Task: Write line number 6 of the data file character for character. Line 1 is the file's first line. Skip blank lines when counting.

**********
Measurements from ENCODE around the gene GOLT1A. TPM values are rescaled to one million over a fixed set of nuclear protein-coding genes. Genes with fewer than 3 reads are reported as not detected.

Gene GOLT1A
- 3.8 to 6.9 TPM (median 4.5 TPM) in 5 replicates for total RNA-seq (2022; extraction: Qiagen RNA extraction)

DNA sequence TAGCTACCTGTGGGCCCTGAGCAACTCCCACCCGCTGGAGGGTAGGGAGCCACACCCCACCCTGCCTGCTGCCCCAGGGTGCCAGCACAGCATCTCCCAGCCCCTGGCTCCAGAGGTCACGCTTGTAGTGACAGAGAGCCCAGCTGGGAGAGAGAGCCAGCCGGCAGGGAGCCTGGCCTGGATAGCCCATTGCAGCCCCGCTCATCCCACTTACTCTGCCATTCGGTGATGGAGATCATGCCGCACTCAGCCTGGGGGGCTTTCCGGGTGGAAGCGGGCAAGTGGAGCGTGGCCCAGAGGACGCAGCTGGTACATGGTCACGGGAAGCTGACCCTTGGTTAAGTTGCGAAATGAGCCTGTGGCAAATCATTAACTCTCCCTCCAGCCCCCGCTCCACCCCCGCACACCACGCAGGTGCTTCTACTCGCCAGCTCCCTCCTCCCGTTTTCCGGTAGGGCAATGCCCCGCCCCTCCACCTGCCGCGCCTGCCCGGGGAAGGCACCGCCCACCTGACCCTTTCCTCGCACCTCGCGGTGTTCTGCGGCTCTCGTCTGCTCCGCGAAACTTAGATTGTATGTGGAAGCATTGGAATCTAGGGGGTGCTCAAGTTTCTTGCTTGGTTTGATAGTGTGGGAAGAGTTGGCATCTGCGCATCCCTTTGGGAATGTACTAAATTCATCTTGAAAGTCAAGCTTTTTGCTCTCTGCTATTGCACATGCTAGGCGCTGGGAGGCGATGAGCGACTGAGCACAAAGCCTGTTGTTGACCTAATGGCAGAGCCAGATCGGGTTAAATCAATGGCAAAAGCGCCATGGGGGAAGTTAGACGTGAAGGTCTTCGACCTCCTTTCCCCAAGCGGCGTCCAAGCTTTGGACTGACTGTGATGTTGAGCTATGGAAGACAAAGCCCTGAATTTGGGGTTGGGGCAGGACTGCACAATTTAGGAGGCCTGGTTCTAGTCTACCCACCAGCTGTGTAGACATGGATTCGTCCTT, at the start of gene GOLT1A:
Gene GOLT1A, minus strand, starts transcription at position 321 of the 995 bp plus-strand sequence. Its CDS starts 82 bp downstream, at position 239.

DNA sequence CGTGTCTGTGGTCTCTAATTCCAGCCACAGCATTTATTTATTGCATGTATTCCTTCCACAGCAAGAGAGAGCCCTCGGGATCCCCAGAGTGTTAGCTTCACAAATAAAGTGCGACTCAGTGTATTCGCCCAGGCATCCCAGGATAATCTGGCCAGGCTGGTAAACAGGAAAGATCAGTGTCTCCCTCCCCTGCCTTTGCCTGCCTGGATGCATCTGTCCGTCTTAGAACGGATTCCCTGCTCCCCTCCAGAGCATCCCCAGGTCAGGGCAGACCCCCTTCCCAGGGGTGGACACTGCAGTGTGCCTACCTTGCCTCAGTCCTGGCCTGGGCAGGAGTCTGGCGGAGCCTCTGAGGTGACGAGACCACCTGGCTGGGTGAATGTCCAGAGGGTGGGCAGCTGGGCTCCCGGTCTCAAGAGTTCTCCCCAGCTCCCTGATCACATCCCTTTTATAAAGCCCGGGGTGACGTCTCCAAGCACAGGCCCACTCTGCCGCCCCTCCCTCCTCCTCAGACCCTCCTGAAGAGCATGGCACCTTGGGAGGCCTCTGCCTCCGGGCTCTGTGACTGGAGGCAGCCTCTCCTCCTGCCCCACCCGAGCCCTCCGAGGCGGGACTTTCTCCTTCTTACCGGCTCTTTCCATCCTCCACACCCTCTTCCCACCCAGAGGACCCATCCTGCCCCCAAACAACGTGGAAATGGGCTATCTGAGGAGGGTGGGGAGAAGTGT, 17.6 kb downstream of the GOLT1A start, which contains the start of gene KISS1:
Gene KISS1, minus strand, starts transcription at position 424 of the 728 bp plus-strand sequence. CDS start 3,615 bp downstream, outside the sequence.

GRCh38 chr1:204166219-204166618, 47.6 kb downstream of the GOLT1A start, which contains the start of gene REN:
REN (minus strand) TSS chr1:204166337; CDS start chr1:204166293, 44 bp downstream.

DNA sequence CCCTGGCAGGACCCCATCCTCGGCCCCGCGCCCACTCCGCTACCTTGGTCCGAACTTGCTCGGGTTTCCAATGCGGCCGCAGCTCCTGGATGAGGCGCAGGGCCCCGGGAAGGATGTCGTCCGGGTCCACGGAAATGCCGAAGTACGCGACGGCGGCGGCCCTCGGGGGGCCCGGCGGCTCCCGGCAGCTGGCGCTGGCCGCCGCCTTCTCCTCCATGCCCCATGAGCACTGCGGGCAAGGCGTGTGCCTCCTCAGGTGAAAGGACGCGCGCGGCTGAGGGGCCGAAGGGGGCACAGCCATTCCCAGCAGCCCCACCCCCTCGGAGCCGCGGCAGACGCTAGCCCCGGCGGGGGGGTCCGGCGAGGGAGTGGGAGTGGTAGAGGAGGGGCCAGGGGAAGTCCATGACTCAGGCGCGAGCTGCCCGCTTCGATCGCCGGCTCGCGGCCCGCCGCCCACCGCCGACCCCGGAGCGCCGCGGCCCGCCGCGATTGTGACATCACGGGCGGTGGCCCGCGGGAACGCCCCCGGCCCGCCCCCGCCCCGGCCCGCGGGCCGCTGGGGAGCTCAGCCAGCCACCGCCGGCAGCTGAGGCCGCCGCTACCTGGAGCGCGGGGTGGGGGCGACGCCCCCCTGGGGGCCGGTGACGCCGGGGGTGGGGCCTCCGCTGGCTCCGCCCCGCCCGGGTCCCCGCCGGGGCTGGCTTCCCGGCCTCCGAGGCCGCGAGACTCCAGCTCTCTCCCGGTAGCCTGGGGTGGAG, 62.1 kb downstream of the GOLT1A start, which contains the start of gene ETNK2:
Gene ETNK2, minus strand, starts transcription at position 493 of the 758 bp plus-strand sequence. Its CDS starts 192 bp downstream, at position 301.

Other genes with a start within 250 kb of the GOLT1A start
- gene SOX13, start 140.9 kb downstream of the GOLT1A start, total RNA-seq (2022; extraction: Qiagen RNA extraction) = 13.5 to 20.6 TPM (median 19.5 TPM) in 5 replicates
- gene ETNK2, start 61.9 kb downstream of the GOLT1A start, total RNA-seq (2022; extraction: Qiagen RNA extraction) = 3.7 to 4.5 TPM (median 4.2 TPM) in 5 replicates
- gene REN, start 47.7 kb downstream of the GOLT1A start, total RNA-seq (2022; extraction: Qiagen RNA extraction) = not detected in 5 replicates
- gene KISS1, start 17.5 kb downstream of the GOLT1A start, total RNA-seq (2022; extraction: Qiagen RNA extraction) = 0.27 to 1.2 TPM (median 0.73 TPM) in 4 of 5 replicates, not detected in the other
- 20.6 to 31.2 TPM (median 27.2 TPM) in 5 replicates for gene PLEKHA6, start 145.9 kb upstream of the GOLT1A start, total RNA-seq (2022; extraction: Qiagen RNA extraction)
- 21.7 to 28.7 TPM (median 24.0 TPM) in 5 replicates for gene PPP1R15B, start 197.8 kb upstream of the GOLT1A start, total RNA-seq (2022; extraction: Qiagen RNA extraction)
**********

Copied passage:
DNA sequence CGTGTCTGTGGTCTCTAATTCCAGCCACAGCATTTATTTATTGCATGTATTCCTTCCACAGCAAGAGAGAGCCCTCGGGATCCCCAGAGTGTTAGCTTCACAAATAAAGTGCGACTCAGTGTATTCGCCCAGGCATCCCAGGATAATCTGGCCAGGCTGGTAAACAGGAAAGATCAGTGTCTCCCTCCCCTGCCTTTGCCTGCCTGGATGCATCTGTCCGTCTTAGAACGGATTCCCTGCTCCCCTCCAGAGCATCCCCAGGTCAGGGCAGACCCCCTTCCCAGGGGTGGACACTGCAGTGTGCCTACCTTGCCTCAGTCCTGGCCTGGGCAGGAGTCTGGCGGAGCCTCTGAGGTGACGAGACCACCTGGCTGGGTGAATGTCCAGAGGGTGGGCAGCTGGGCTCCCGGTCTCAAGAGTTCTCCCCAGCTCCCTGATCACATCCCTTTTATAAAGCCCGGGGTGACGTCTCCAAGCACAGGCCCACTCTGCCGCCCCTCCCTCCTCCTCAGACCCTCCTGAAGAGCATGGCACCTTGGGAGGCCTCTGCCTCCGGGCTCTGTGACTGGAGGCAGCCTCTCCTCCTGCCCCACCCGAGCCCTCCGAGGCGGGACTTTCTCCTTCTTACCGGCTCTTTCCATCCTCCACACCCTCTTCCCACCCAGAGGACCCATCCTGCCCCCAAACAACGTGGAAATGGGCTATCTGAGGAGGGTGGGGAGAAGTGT, 17.6 kb downstream of the GOLT1A start, which contains the start of gene KISS1: